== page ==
The intricacies of recovering damages in a Florida wrongful death lawsuit
This article examines the ins and outs of filing a wrongful death claim in Florida, including who can file such a claim and who is eligible to receive compensation.
A wrongful death claim provides a means of seeking justice and compensation for a family member who has lost a loved one due to someone else’s negligence or recklessness. However, not everyone can file a wrongful death claim in Florida.
In this article, we’ll closely examine who can file a wrongful death claim in the Sunshine State and who can receive compensation.
Definition of a wrongful death claim
A wrongful death claim is a civil action brought against a defendant who caused a person’s death through recklessness or negligence.
The rationale behind a wrongful death lawsuit is that certain surviving family members of the deceased should be able to recover damages for the loss of their loved one.
Wrongful death lawsuits are commonly filed after fatalities that result from:
Although similar, wrongful death claims are different from survival lawsuits in Florida:
|Wrongful death lawsuit||Survival lawsuit|
|Filed by the deceased’s estate so certain members of the deceased’s family can recover damages associated with losing their loved one, such as lost financial support and emotional distress.||Filed by the deceased’s estate to recover damages sustained by the deceased while the deceased was still alive.|
Who is eligible to file a wrongful death claim in Florida?
You can find Florida’s Wrongful Death Act in Florida Statutes Sections 768.16-768.26. Under Florida Statute Section 768.20, the decedent’s personal representative must file a wrongful death claim.
In Florida, the personal representative (also known as the “executor” in some states) is typically determined in one of the following ways:
- Named in the will: In most cases, the decedent will have named a personal representative in their last will and testament.
- Surviving spouse or another heir: If the decedent did not name a personal representative in their will, or if the named person is unable or unwilling to serve, the surviving spouse—or another heir if there is no surviving spouse—may have the right to act as personal representative.
- Appointment by the court: If no one is named in the will and there’s no surviving spouse or heir to take on the role, the court may appoint a personal representative.
It’s important to keep in mind that while the personal representative may file the wrongful death lawsuit, the personal representative isn’t the only one who can recover damages. Instead, the personal representative recovers damages for the benefit of the decedent’s survivors and estate.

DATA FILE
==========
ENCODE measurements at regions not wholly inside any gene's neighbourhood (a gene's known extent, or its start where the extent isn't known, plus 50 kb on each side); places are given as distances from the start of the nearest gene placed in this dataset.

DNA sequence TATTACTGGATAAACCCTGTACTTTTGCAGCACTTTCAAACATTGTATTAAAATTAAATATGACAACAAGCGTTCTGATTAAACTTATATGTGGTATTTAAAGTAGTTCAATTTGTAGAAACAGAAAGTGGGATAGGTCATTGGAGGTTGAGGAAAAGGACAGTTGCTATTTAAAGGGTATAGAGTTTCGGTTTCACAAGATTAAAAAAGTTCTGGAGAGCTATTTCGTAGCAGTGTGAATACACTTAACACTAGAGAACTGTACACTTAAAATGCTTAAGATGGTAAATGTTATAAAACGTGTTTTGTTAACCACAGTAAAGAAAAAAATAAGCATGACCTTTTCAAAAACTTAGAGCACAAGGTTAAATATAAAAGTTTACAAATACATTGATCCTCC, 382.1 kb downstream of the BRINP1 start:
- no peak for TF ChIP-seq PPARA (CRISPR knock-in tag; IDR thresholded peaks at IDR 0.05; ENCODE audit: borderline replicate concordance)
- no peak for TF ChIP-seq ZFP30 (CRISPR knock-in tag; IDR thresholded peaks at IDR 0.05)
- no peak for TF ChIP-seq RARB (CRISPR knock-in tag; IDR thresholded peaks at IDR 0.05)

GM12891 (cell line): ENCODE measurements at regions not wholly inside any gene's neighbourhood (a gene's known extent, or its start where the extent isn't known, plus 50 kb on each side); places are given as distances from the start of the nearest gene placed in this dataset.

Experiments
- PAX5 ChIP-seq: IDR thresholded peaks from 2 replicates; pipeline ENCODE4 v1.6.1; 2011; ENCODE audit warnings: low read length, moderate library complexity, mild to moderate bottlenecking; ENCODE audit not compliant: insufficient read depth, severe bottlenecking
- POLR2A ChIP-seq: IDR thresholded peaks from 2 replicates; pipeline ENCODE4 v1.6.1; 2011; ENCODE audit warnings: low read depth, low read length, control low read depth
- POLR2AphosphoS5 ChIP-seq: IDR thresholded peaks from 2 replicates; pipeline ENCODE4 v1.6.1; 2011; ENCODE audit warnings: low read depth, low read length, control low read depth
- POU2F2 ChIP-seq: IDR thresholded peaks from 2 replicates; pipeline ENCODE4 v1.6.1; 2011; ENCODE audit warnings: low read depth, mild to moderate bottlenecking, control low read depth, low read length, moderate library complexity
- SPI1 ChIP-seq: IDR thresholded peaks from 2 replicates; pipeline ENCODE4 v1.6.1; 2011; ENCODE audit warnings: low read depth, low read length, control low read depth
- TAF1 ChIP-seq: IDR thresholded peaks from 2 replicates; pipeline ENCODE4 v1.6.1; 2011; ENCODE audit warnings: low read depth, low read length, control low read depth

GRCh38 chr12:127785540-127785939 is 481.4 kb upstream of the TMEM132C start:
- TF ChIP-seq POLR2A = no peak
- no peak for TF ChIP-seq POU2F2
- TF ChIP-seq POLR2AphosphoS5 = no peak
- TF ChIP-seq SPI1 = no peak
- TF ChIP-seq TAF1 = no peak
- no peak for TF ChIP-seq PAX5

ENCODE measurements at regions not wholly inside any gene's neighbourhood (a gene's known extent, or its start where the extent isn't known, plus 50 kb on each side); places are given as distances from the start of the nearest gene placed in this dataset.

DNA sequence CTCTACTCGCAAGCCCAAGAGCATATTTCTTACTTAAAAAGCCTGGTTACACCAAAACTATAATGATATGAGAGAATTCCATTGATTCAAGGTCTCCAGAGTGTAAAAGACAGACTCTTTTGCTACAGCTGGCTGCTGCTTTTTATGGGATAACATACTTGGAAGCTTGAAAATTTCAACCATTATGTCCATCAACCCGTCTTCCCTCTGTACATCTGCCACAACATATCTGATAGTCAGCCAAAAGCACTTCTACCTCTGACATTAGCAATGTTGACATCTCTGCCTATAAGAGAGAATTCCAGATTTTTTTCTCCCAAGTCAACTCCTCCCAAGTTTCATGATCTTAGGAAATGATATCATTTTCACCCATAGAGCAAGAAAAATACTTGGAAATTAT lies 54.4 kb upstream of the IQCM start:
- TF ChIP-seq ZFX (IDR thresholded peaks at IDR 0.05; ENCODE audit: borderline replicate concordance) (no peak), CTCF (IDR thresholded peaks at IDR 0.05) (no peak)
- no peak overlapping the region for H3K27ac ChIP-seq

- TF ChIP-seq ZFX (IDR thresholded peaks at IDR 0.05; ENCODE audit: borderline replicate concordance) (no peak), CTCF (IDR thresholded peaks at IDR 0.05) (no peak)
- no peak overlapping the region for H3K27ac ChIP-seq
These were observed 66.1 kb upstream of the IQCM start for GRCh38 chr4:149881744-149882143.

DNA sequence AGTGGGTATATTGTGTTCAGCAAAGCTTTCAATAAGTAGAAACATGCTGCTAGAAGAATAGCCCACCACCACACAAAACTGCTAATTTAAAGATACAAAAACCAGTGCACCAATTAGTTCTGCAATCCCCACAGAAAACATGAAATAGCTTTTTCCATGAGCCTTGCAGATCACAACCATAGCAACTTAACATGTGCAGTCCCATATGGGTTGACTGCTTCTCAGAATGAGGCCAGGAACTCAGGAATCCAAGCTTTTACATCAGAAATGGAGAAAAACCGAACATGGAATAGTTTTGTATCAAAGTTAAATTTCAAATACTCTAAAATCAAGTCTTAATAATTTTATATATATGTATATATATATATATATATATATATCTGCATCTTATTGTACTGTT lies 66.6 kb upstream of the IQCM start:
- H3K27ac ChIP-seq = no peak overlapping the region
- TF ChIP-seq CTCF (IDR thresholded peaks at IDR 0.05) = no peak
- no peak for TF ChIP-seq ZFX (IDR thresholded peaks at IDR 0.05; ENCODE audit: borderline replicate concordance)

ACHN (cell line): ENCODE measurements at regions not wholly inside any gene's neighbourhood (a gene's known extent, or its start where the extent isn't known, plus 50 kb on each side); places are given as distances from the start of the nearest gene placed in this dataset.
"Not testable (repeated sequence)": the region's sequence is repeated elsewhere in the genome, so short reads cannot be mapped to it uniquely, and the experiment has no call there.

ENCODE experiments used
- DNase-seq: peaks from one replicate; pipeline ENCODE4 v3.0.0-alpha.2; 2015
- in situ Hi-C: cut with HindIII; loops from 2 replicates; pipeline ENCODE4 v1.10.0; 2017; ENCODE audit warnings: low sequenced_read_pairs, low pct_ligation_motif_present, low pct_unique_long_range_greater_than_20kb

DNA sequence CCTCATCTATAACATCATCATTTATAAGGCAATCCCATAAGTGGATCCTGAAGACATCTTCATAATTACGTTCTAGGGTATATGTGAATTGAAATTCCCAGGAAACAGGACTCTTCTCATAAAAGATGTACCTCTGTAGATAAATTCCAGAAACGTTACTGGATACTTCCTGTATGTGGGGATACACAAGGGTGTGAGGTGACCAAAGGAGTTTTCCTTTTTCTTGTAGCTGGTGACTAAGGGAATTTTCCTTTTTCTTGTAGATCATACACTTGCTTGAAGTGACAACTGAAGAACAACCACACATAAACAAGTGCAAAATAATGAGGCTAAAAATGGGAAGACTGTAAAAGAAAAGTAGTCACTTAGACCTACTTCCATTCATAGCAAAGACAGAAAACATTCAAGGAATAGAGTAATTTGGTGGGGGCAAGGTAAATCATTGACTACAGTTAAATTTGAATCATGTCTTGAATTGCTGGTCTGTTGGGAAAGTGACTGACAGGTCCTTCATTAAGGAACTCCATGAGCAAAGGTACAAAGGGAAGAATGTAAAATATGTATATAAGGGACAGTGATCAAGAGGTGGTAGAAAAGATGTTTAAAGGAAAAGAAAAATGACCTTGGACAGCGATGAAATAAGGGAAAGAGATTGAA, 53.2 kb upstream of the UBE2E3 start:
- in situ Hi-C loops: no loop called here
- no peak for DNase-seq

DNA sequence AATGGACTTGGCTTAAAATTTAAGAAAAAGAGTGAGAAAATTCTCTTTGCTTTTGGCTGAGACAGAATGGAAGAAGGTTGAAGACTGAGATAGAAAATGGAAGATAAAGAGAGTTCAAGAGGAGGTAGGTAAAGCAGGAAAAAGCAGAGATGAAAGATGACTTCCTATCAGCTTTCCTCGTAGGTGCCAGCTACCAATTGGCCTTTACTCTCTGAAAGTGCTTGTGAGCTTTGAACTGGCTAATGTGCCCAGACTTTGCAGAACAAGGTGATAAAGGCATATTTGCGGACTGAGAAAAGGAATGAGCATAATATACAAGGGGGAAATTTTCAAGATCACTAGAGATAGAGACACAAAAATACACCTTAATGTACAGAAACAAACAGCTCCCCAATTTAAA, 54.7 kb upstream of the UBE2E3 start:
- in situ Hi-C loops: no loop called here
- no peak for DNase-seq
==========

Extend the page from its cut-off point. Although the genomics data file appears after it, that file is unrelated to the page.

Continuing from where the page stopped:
Who can recover damages in a wrongful death lawsuit?
The decedent’s spouse, children, parents, and any blood relatives and adoptive brothers and sisters who are dependent on the decedent for support may recover damages in a wrongful death lawsuit.
Let’s take a closer look at the parties and how damages are awarded:
- Survivors: Each survivor can claim compensation for both past and future support they would have received from the deceased. Factors taken into account when determining this loss of support can include the nature of the relationship between the survivor and the deceased, as well as the combined life expectancies of both the survivor and the deceased.
- Surviving spouse: The surviving spouse may also recover for loss of the decedent’s companionship and protection and for mental pain and suffering from the date of the injury.
- Minor children: Minor children of the decedent (and all children if there’s no surviving spouse) may also recover for lost parental companionship, instruction, and guidance.
- Parents: Each parent of a deceased minor child may also recover for mental pain and suffering.
Determining the appropriate damages in a Florida wrongful death lawsuit can be complicated. An experienced Florida personal injury attorney can explain in detail what damages you may be eligible to recover after the loss of a loved one.
What must be proven in a wrongful death lawsuit?
When someone is killed as a result of a reckless or negligent act, the deceased's estate steps into the shoes of the deceased. In other words, the estate must prove liability the same way the deceased would have had to if they survived the negligent or reckless act.
The mother of Tyre Sampson, a 14-year-old Missouri boy who tragically died after falling off a 400-foot-tall ride at Icon Park in Orlando, Florida, in March 2022, reached a settlement in a wrongful death lawsuit with the amusement park and the ride's operator.
The accident occurred while Tyre was visiting the park with his football team during their spring break. According to his autopsy, Tyre suffered broken bones and internal injuries from the fall and was over the ride's weight limit at the time. The free-fall ride from which Tyre fell, which had no seat belts, is set to be dismantled.
Tyre’s mother, Nekia Dodd, stated that she will use the settlement to preserve her son's legacy and support school and sports programs.
Statute of limitations in Florida wrongful death lawsuits
The statute of limitations for wrongful death claims in Florida is typically two years from the date of the deceased person’s death.
If the personal representative fails to file a wrongful death claim within this two-year period, the right to file a wrongful death claim will be forever barred.
There are limited exceptions to the statute of limitations, such as cases involving fraudulent concealment or the discovery of new evidence. However, it's a good idea to consult with a personal injury attorney as soon as possible to ensure compliance with the applicable deadlines and preserve your rights.